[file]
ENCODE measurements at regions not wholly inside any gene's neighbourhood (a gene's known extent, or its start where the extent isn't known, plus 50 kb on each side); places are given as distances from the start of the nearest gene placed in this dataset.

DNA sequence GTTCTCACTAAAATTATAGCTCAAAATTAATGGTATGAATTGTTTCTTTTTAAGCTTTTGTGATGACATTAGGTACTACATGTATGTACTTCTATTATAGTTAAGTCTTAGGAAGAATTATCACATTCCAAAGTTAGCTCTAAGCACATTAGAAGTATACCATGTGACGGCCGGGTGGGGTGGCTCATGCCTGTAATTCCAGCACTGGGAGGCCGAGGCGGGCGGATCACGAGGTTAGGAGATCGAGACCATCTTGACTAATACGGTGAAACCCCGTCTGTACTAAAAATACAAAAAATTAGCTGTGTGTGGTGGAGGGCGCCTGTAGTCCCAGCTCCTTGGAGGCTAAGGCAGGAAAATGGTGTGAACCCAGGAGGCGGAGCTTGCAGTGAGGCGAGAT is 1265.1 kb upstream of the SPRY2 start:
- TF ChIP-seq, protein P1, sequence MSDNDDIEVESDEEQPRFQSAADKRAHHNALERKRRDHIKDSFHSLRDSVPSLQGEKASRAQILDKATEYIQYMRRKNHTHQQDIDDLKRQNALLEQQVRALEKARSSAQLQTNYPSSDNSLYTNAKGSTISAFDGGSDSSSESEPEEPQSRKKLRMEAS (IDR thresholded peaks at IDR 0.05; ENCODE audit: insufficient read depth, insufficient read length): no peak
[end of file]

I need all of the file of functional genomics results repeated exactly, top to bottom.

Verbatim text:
ENCODE measurements at regions not wholly inside any gene's neighbourhood (a gene's known extent, or its start where the extent isn't known, plus 50 kb on each side); places are given as distances from the start of the nearest gene placed in this dataset.

DNA sequence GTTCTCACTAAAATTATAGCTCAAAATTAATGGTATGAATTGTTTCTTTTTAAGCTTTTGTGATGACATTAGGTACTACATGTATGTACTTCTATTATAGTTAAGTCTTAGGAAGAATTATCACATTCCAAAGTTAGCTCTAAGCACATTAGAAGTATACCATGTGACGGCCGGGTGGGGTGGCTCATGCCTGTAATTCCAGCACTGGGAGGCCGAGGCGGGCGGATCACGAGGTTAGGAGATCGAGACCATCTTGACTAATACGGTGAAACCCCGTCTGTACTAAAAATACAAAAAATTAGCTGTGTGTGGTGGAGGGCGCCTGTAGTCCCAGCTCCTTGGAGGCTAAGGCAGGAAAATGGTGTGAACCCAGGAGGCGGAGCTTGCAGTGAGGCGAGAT is 1265.1 kb upstream of the SPRY2 start:
- TF ChIP-seq, protein P1, sequence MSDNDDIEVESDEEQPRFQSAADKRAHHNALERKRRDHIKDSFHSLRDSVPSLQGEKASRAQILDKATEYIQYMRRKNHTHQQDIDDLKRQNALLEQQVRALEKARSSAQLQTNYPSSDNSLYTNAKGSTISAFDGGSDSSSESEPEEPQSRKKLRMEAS (IDR thresholded peaks at IDR 0.05; ENCODE audit: insufficient read depth, insufficient read length): no peak